Wednesday, January 14, 2009

Smart money is on bailout winners

(NEW YORK) THE collapse of the US housing market helped Bill Gross outperform 99 per cent of his fund-manager peers over the past five years. Now he's betting on securities that may benefit from rescue efforts in Washington.

The 64-year-old co-chief investment officer at Pacific Investment Management Co is urging investors to anticipate which assets will benefit as the government struggles to boost the economy. Last week he recommended municipal bonds, inflation-protected Treasuries and debt the US government plans to buy. In the past six months, Mr Gross bought senior bank debt, agency mortgage securities and preferred shares in financial companies, all before the government did the same.

Mr Gross, who keeps the attention of investors through a combination of performance, monthly commentaries and television appearances, navigated through the worst credit crisis since the Great Depression, said Lawrence Jones, a senior mutual fund analyst with Morningstar Inc. Mr Gross's US$128 billion Total Return Fund, the world's largest bond fund, returned an average 5.4 per cent annually over the past five years, in part by avoiding riskier debt and asset-backed securities as early as 2005.

'If you are beating the competition, some people will idolise you,' said Mr Jones, who is based in Chicago. 'And some people will hate you and envy you. That's a natural thing.' Morningstar named Mr Gross manager of the year three times, including for 2007.

Newport Beach, California-based Pimco's Total Return Fund rose 4.8 per cent in 2008, while corporate and government bond funds tracked by Morningstar declined an average 8.1 per cent, according to data compiled by Bloomberg. The US$128 billion fund's five-year return was better than 99 per cent of its peers.

Mr Gross, a yoga enthusiast, credits a brainstorm that emerged while meditating with helping him steer clear of the credit market debacle that sent returns on high-risk, high-yield bonds down 26 per cent in 2008. Mr Gross wasn't available for comment, Pimco spokesman Mark Porterfield wrote in an e-mail.

Now, Mr Gross says debt sold by cities and states and some investment-grade companies is attractive. In early 2008, he started buying securities of New York-based JPMorgan Chase & Co and Charlotte, North Carolina-based Bank of America Corp, viewing them as getting protection from the Federal Reserve.

'It was a bold move,' Mr Jones said. 'Now we're seeing a rebound in various risky assets. Pimco is placing its bets by sticking to companies at the top of the economy's capital structure.' Mr Gross had his share of misses in the past year. Pimco held Lehman Brothers Holdings Inc bonds in at least 12 of its funds, including the Total Return Fund, and Mr Gross was buying the debt as recently as June 2008, data compiled by Bloomberg show. Lehman filed the world's biggest bankruptcy in September.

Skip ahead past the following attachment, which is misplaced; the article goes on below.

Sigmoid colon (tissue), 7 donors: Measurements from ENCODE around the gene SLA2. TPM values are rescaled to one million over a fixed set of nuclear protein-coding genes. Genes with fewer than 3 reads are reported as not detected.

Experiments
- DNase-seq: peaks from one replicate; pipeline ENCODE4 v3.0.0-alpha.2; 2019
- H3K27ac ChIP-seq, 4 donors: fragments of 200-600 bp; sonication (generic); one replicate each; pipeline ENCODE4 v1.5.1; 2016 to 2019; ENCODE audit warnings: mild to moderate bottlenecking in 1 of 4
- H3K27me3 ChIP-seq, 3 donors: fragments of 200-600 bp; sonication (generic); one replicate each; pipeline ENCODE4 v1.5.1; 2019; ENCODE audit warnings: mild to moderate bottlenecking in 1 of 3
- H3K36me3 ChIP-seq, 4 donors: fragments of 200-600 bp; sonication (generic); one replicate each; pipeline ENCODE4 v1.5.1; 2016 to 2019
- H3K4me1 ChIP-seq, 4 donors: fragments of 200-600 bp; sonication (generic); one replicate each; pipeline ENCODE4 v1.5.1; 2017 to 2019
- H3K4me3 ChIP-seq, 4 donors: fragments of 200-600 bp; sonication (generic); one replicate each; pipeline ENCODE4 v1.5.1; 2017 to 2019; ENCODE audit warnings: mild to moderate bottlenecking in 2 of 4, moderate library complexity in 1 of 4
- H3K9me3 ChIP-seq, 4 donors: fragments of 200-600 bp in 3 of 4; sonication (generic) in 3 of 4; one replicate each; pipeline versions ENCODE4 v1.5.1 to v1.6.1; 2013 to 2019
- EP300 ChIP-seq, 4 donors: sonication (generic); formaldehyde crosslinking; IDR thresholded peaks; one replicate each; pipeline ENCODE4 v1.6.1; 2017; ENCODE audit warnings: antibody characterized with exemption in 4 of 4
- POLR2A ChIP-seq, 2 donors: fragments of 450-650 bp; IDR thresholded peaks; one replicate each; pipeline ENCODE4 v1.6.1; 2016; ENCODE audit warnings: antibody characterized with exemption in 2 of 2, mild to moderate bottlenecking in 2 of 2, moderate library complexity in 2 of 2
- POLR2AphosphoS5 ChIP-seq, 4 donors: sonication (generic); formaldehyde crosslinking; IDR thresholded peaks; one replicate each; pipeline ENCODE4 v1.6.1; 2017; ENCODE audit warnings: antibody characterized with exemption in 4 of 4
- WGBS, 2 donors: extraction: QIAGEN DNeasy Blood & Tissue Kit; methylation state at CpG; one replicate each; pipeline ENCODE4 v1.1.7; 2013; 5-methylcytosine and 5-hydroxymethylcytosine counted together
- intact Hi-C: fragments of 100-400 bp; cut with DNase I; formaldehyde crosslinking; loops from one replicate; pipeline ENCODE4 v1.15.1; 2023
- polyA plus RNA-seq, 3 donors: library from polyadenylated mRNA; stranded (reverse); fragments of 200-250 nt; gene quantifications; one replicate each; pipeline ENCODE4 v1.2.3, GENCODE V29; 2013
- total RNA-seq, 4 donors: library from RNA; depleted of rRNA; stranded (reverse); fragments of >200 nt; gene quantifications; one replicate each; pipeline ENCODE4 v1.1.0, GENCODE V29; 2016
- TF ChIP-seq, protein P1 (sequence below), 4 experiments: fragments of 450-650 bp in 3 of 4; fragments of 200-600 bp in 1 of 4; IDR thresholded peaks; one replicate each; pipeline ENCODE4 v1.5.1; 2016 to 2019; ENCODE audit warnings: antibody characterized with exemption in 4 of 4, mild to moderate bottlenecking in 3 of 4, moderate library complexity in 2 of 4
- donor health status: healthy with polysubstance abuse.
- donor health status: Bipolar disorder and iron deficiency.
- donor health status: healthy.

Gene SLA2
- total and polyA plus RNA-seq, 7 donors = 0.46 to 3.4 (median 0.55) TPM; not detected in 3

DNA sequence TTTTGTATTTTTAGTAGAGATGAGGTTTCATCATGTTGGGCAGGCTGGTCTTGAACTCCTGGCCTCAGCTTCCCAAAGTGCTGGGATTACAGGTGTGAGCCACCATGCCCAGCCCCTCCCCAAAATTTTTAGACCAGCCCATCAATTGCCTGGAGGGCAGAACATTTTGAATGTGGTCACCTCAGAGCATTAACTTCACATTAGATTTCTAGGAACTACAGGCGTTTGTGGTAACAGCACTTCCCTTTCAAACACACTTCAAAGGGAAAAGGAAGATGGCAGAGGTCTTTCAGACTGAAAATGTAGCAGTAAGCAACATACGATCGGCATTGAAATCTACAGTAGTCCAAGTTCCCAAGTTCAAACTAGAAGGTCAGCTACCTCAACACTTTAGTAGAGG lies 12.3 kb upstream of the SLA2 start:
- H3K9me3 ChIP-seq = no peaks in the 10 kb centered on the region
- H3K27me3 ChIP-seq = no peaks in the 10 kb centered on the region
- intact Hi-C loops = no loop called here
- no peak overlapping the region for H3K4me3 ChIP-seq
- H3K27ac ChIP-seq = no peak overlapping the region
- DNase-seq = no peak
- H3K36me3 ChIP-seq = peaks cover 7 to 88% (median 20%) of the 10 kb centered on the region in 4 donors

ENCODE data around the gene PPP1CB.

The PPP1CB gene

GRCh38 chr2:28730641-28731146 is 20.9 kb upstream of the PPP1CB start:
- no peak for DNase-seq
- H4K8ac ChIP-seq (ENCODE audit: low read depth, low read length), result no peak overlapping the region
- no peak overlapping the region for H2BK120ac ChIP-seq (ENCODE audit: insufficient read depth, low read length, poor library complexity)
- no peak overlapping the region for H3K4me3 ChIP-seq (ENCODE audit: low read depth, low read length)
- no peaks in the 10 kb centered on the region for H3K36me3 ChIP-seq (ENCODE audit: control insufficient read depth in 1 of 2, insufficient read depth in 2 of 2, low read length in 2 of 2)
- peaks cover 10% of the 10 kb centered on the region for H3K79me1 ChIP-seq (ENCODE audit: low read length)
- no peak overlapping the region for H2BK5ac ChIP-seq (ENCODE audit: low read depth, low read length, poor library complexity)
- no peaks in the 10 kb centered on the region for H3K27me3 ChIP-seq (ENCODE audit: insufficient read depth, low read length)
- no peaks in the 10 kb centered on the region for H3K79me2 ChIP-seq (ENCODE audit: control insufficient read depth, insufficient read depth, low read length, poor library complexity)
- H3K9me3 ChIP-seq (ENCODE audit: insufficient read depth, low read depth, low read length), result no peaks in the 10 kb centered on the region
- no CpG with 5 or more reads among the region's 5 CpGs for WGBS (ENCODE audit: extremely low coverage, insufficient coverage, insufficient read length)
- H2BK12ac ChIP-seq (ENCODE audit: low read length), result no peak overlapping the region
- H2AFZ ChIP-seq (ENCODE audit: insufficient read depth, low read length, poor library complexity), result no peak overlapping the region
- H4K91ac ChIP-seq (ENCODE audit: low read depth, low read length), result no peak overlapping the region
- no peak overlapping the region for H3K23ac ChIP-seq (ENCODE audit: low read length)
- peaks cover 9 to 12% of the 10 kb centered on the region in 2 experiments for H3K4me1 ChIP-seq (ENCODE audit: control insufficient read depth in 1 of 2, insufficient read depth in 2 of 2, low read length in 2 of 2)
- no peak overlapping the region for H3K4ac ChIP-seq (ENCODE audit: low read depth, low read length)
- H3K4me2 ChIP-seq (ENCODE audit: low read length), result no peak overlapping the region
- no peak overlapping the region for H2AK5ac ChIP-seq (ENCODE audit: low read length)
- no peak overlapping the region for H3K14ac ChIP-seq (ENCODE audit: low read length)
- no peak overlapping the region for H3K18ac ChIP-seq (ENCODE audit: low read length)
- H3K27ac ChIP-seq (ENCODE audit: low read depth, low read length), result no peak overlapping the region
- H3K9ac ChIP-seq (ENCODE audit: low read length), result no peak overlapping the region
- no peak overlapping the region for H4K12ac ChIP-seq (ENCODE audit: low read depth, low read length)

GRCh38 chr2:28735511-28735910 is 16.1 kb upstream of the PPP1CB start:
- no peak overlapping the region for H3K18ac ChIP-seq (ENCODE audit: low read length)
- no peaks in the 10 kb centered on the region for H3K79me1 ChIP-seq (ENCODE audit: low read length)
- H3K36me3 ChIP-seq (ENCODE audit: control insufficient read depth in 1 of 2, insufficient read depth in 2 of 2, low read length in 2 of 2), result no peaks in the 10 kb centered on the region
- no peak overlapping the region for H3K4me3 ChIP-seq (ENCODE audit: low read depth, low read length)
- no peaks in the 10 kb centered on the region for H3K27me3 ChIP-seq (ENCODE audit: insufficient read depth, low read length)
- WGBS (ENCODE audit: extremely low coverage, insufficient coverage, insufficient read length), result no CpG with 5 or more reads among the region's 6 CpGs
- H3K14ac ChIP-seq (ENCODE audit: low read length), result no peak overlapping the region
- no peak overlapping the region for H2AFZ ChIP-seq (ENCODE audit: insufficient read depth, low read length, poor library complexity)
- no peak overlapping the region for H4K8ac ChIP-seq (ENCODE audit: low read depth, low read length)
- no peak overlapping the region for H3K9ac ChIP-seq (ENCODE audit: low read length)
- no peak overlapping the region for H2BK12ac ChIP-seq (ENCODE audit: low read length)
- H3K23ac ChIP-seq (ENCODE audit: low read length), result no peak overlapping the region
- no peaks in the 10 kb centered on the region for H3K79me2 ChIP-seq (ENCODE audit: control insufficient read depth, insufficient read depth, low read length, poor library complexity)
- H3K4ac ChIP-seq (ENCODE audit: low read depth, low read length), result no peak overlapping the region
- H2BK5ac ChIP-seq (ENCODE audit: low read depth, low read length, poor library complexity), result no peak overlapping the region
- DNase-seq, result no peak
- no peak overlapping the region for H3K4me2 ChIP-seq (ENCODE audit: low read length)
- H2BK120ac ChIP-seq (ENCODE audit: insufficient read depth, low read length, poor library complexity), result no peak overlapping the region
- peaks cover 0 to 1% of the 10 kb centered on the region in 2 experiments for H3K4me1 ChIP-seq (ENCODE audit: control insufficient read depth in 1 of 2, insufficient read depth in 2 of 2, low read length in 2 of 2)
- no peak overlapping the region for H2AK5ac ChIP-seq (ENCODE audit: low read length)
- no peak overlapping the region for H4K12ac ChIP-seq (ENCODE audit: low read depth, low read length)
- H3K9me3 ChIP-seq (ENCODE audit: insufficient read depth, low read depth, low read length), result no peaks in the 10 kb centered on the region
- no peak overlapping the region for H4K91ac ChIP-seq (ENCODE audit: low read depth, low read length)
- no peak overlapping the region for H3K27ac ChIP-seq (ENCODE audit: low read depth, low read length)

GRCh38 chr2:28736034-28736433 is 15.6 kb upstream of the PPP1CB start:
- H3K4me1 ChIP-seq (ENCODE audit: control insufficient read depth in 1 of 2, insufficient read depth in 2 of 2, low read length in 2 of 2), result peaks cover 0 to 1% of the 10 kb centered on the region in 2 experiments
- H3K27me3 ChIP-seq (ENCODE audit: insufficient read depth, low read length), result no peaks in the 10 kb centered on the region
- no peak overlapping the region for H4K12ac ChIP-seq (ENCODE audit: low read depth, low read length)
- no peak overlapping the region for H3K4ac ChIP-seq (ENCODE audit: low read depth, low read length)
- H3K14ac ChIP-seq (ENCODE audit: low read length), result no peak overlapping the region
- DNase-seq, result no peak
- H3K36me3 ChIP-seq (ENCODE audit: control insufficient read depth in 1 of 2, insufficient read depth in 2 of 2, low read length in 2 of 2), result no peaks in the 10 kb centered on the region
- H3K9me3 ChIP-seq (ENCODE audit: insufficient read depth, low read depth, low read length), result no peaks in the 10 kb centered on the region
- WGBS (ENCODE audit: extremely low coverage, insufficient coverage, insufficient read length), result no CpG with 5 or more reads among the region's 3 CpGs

He started loading up on high-quality mortgage-backed securities guaranteed by Freddie Mac and Fannie Mae in 2008, while easing on Treasuries. Last year was the best for US government debt since 1995, with a 14 per cent gain, while municipal bonds lost 3.95 per cent and Treasury Inflation- Protected Securities, or Tips, lost 1.13 per cent, according to data compiled by Merrill Lynch & Co.

Mr Gross's decision to back out of a US$38 billion bond swap for GMAC LLC debt last year also helped drive his performance. The debt soared as much as 83 per cent to 80.5 cents on the US dollar after the auto financing company won approval to become a federally backed bank. Other holders participating in the exchange accepted as little as 60 cents on the dollar.

Pimco's prominence provides Mr Gross with opportunities that aren't available to all his rivals, said Geoff Bobroff, a mutual fund consultant in East Greenwich, Rhode Island. The firm, a unit of Munich-based Allianz SE, has about US$790 billion in assets under management.

The Total Return Fund has 81 per cent of its assets in mortgage-related securities and 16 per cent in investment-grade corporate debt, two of the fund's biggest positions as at Nov 30, according to information posted on the company's website.

The fund's biggest holding as at September was a 6 per cent Fannie Mae mortgage bond, according to data compiled by Bloomberg. 'A lot of his comments can be viewed as self-serving,' Mr Bobroff said. 'That's the problem of a manager who is so visible in the marketplace. Is he touting current advice or is he touting what he's already done?'

'Pimco's view is simple: shake hands with the government,' Mr Gross wrote in his commentary this month. 'Make them your partner by acknowledging that their chequebook represents the largest and most potent source of buying power in 2009 and beyond.'

Mr Gross, born in 1944 in the Ohio steel-company town of Middletown, graduated from Duke University with a psychology degree in 1966. He spent three years in the Navy and served in Vietnam.

Mr Gross joined Pimco after earning a master of business administration degree from the University of California in Los Angeles in 1971. He began using yoga more than a decade ago and credits his meditation sessions with clearing his head and helping him absorb unexpected news, such as a Fed half-point interest rate cut in January 2001. -- Bloomberg

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